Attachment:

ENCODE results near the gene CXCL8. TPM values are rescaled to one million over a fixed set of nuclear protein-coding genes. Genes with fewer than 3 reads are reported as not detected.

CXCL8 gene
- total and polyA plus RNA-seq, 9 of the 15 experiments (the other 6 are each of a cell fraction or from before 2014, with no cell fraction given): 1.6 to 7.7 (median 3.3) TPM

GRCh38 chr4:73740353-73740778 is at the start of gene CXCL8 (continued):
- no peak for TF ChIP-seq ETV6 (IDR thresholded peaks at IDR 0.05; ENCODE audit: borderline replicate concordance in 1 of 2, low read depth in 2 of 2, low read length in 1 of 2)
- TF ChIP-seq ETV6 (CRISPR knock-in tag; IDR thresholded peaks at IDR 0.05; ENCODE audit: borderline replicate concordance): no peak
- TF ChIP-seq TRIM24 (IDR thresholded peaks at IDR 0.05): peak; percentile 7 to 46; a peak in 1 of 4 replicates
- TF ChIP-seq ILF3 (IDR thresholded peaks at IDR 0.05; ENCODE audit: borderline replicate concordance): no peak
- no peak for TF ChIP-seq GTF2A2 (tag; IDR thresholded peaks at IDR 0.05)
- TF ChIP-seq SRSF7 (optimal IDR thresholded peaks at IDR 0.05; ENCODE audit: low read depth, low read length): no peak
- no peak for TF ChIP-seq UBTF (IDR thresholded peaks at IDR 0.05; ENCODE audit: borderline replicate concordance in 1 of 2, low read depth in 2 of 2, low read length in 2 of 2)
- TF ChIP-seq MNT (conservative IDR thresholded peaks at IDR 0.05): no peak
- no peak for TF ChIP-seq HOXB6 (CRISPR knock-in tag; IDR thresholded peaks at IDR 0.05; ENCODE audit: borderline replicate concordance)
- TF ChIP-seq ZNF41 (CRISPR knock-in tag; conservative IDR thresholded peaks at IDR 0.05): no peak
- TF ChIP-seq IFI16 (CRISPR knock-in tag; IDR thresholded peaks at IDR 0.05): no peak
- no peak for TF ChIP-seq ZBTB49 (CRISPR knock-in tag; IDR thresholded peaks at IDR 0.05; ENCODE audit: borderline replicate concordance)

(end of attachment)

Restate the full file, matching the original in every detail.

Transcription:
ENCODE results near the gene CXCL8. TPM values are rescaled to one million over a fixed set of nuclear protein-coding genes. Genes with fewer than 3 reads are reported as not detected.

CXCL8 gene
- total and polyA plus RNA-seq, 9 of the 15 experiments (the other 6 are each of a cell fraction or from before 2014, with no cell fraction given): 1.6 to 7.7 (median 3.3) TPM

GRCh38 chr4:73740353-73740778 is at the start of gene CXCL8 (continued):
- no peak for TF ChIP-seq ETV6 (IDR thresholded peaks at IDR 0.05; ENCODE audit: borderline replicate concordance in 1 of 2, low read depth in 2 of 2, low read length in 1 of 2)
- TF ChIP-seq ETV6 (CRISPR knock-in tag; IDR thresholded peaks at IDR 0.05; ENCODE audit: borderline replicate concordance): no peak
- TF ChIP-seq TRIM24 (IDR thresholded peaks at IDR 0.05): peak; percentile 7 to 46; a peak in 1 of 4 replicates
- TF ChIP-seq ILF3 (IDR thresholded peaks at IDR 0.05; ENCODE audit: borderline replicate concordance): no peak
- no peak for TF ChIP-seq GTF2A2 (tag; IDR thresholded peaks at IDR 0.05)
- TF ChIP-seq SRSF7 (optimal IDR thresholded peaks at IDR 0.05; ENCODE audit: low read depth, low read length): no peak
- no peak for TF ChIP-seq UBTF (IDR thresholded peaks at IDR 0.05; ENCODE audit: borderline replicate concordance in 1 of 2, low read depth in 2 of 2, low read length in 2 of 2)
- TF ChIP-seq MNT (conservative IDR thresholded peaks at IDR 0.05): no peak
- no peak for TF ChIP-seq HOXB6 (CRISPR knock-in tag; IDR thresholded peaks at IDR 0.05; ENCODE audit: borderline replicate concordance)
- TF ChIP-seq ZNF41 (CRISPR knock-in tag; conservative IDR thresholded peaks at IDR 0.05): no peak
- TF ChIP-seq IFI16 (CRISPR knock-in tag; IDR thresholded peaks at IDR 0.05): no peak
- no peak for TF ChIP-seq ZBTB49 (CRISPR knock-in tag; IDR thresholded peaks at IDR 0.05; ENCODE audit: borderline replicate concordance)